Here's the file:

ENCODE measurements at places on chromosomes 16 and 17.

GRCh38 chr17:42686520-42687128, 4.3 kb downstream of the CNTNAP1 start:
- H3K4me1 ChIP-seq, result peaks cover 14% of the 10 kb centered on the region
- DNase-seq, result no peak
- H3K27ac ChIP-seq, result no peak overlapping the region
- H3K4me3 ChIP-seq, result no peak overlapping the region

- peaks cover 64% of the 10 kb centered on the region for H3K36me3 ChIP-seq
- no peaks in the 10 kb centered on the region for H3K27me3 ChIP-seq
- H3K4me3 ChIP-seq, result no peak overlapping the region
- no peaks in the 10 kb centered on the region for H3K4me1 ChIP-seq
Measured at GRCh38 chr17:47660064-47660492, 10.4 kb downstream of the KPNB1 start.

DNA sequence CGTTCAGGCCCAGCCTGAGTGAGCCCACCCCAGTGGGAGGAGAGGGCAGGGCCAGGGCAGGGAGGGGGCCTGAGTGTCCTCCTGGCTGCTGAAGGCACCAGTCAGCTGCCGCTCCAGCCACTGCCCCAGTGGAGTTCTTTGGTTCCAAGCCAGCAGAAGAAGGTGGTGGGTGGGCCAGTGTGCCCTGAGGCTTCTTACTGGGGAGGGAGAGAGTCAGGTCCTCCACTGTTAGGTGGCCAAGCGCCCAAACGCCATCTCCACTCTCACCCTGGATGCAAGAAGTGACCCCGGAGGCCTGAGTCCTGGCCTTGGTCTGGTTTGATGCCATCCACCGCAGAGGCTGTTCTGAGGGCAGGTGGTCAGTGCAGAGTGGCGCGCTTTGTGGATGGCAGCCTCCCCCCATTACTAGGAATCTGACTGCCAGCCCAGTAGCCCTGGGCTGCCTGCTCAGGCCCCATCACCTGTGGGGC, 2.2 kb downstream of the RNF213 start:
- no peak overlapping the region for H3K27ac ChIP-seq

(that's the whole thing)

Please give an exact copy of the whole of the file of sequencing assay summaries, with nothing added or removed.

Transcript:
ENCODE measurements at places on chromosomes 16 and 17.

GRCh38 chr17:42686520-42687128, 4.3 kb downstream of the CNTNAP1 start:
- H3K4me1 ChIP-seq, result peaks cover 14% of the 10 kb centered on the region
- DNase-seq, result no peak
- H3K27ac ChIP-seq, result no peak overlapping the region
- H3K4me3 ChIP-seq, result no peak overlapping the region

- peaks cover 64% of the 10 kb centered on the region for H3K36me3 ChIP-seq
- no peaks in the 10 kb centered on the region for H3K27me3 ChIP-seq
- H3K4me3 ChIP-seq, result no peak overlapping the region
- no peaks in the 10 kb centered on the region for H3K4me1 ChIP-seq
Measured at GRCh38 chr17:47660064-47660492, 10.4 kb downstream of the KPNB1 start.

DNA sequence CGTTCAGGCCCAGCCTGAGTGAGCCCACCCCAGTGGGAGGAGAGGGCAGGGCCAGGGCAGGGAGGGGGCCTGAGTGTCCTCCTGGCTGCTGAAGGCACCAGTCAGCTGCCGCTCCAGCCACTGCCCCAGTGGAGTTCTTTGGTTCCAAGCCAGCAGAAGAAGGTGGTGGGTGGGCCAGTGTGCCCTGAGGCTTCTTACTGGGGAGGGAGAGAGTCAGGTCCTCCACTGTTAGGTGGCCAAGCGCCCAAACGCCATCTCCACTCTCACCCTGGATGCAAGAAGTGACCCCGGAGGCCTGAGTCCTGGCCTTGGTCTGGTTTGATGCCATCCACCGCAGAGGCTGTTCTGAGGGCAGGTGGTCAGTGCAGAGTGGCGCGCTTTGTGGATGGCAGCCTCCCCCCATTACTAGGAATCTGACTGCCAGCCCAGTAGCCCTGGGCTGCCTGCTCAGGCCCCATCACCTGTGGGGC, 2.2 kb downstream of the RNF213 start:
- no peak overlapping the region for H3K27ac ChIP-seq